Share

Tweet this

Dealing Desk Hotline

(603)-2181 8848

US Hits Narrowest Budget Deficit Since 2007

A guest post written by DAR Wong

Currency Market Observations – 14 January 2013

Fundamental Outlook

The US jobless claims rise unexpectedly with sharp narrow down in government’s budget deficit. Japan unveils new stimulus in aggressive aim to reverse the ailing economy from recession and deflation. European Central Bank (ECB) and Bank of England (BoE) both hold their interest rates unchanged. ECB President Draghi expresses confidence in recovery when financial markets stabilize in 2013 and spike European currencies.

The US consumer credit gained USD16 billion in November after prior month’s gain of USD14.1 billion. Jobless claims increased by 4,000 to 371,000 in the week ended 5 January, showing improvement in job markets. Another report on government’s budget deficit narrowed to its best in December with shortfall shrank almost completely to USD260 million from USD$86 billion in December 2011.

USDX was down last week after remarks made by ECB Chief as well as suppressed by the narrower trade deficits ion Friday. However, the US trade deficit unexpectedly widened in November with increasing imports. Trade gap swelled 15.8 percent to USD48.7 billion, the largest since April.

Japan’s Finance Minister Taro Aso plans to acquire bonds issued by the European Stability Mechanism and euro-area sovereigns to maintain weak yen. On Friday, Prime Minister Shinzo Abe unveiled his first major policy stimulus with USD10.3 trillion (USD116 billion) aiming to drive a recovery from recession and end deflation. Yen receded to 30-month low against greenback beyond 89.00 benchmarks.

Eurozone’s economic confidence improved in December after an index of executive and consumer sentiment rose for a second month to 87 from 85.7 in November. ECB President Mario Draghi said the euro-area economy will recover in 2013 as bonds markets stabilize. In last week’s central bank meeting, policymakers kept its benchmark interest rate at 0.75 percent.

The average price of a home in England and Wales was GBP227,026 (USD366,000) last month, reported by Acadametrics and LSL Property Services Plc (LSL) in London. From a year earlier, value rose 3.2 percent. The Bank of England held interest rates at a record low of 0.5 percent in the central bank meeting and policymakers kept the quantitative easing target of GBP375 billion (USD600 billion) unchanged.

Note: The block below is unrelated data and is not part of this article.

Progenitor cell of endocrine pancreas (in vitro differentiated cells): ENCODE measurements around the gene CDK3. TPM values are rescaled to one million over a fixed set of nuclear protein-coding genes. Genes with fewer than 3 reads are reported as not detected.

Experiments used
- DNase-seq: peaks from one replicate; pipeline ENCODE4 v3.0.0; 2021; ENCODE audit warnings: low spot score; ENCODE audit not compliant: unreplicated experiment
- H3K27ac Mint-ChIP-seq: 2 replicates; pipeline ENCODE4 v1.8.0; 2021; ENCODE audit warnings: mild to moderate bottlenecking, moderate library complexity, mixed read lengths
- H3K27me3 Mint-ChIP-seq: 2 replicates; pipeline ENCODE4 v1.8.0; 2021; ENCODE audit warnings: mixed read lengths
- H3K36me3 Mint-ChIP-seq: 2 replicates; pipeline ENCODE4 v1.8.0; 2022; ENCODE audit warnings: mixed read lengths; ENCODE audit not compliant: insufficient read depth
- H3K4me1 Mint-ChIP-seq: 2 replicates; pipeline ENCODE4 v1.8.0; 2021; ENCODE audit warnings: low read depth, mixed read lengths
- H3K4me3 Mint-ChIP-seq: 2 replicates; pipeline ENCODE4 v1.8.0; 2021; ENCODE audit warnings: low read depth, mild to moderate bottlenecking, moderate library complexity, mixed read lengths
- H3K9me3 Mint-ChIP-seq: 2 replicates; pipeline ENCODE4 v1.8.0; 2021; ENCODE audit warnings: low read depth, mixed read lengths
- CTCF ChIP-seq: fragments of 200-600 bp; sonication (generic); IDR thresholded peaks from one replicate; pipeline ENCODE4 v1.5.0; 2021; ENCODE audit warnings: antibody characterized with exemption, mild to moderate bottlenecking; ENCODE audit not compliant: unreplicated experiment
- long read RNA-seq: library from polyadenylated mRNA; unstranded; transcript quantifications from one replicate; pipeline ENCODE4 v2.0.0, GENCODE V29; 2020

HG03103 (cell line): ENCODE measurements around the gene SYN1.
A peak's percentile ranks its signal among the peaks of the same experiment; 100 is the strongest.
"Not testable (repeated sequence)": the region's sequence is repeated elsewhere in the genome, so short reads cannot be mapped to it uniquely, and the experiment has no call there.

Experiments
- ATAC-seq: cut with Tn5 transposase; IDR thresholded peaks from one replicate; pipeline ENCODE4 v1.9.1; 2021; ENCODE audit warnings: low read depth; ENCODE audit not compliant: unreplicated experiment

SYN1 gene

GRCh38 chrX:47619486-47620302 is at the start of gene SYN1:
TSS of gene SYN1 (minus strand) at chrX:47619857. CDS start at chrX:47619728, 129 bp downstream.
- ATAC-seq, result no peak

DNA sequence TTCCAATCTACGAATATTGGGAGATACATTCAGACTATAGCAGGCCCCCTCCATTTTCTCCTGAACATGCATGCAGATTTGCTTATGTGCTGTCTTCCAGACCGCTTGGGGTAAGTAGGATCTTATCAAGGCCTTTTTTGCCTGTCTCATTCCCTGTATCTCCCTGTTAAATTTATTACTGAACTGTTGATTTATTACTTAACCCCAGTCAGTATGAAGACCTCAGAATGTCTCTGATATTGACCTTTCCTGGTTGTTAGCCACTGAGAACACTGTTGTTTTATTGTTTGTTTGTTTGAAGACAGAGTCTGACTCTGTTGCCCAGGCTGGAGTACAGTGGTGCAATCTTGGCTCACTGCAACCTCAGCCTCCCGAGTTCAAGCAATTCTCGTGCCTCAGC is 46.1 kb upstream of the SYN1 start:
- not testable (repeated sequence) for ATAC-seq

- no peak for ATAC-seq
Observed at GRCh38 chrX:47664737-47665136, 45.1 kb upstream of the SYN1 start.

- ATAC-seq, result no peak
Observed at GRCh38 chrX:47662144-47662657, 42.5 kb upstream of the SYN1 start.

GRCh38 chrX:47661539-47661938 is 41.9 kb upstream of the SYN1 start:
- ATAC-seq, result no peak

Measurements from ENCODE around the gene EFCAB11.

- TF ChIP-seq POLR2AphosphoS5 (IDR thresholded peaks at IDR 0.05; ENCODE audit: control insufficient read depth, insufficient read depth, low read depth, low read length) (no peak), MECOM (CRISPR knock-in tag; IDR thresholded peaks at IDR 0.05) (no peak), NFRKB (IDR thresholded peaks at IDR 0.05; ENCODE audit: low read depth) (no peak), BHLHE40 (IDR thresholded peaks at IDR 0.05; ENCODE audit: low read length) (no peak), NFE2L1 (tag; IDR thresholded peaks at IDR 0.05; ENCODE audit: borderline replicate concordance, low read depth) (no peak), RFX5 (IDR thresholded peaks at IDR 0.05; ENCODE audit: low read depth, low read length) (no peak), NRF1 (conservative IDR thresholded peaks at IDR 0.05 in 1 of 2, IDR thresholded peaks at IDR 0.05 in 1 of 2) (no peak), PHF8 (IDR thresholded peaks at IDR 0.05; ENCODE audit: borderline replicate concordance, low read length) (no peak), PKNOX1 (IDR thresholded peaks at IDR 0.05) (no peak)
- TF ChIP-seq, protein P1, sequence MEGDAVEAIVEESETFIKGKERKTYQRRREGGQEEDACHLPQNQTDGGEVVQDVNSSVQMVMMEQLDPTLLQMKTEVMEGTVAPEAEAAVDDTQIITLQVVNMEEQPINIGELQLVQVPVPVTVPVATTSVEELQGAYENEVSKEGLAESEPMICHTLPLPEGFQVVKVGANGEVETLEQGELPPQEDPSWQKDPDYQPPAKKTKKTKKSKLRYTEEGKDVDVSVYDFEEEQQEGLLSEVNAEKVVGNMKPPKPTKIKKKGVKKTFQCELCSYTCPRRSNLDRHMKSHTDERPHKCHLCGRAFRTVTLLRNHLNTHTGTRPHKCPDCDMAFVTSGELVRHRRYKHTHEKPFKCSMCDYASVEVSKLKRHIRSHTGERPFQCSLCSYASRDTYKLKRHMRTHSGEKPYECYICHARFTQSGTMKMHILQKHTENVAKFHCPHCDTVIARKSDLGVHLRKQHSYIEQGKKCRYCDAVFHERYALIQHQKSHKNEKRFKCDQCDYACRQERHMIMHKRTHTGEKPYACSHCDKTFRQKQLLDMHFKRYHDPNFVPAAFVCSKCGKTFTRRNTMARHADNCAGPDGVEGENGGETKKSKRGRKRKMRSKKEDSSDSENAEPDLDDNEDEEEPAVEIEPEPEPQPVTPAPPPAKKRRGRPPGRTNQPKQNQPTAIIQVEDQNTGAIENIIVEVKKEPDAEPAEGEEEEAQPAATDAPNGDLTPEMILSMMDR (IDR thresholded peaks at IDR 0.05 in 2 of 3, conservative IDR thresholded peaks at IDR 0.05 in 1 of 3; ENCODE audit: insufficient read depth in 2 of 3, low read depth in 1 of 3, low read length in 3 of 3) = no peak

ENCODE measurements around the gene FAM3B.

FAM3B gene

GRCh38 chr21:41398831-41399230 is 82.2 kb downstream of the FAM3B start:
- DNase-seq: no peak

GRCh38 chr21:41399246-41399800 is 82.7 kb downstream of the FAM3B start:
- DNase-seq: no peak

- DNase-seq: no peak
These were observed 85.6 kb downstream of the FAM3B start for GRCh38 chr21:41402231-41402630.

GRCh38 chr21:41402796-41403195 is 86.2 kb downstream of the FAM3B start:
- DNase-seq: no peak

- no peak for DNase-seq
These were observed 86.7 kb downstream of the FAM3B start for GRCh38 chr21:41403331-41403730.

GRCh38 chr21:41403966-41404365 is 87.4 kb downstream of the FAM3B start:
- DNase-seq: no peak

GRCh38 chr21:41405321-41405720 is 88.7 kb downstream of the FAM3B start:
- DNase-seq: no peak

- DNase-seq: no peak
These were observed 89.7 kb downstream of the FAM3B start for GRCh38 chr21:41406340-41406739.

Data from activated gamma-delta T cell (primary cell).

Technical Forecast

USD/JPY escalated again last week in strong market sentiment to above 89.00 levels. We reckon the market support is very resilient at 88.00 regions now and crossing above 90.00 in near future will aim at 92.00 areas as our next targets. Japan has invited global onlookers at its planned recovery and we foresee the yen will continue to recede.

EUR/USD reversed sharply above 1.3300 regions from last week’s 1.3039 bottoms after the comments made by ECB President. This week, we expect the market support to rise at 1.3250 – 1.3280 areas while the market may continue to short-squeeze to R1 – 1.3400 or R2 – 1.3500 benchmarks. Abandon your long-view should the market sink below 1.3250 supports lest buyers begin to liquidate for profit.

GBP/USD is weaker in surging sentiment compared to euro currency. This week, we reckon the market is well supported at 1.6000 – 1.6030 regions while the market will consolidate to find new direction. Abandon your long-view should the trend break beneath 1.6000 supports. However, piercing above 1.6180 resistances could climb higher to 1.6300 targets!

Dar Wong

This post is contributed by OPF Guest Blogger, DAR Wong.

Wong is the founder and Principal Consultant of PWForex.com and holds a professional
qualification in NASD series 3 and 5 approved by National Futures Association (USA).

Receive the latest blog posts via your Feed Reader or Email

DISCLAIMER: This post is written for general information only. The author, publisher and/or any third party involved in the distribution of this work assume no legal responsibilities and shall have no liability whatsoever for any direct or consequential losses, costs or expenses arising from the use of the information contained herein.

Share and Enjoy:
[del.icio.us] [Digg] [Facebook] [Google] [Mixx] [MySpace] [Twitter] [Windows Live] [Yahoo!] [Email]

Post a Comment

Displayed next to your comments.

Not displayed publicly

If you have a website, link ti it here

PLEASE NOTE:

OPF reserves the right to delete comments that are snarky, offensive, or off-topic. If in doubt, read our Comments Policy.


SiteLock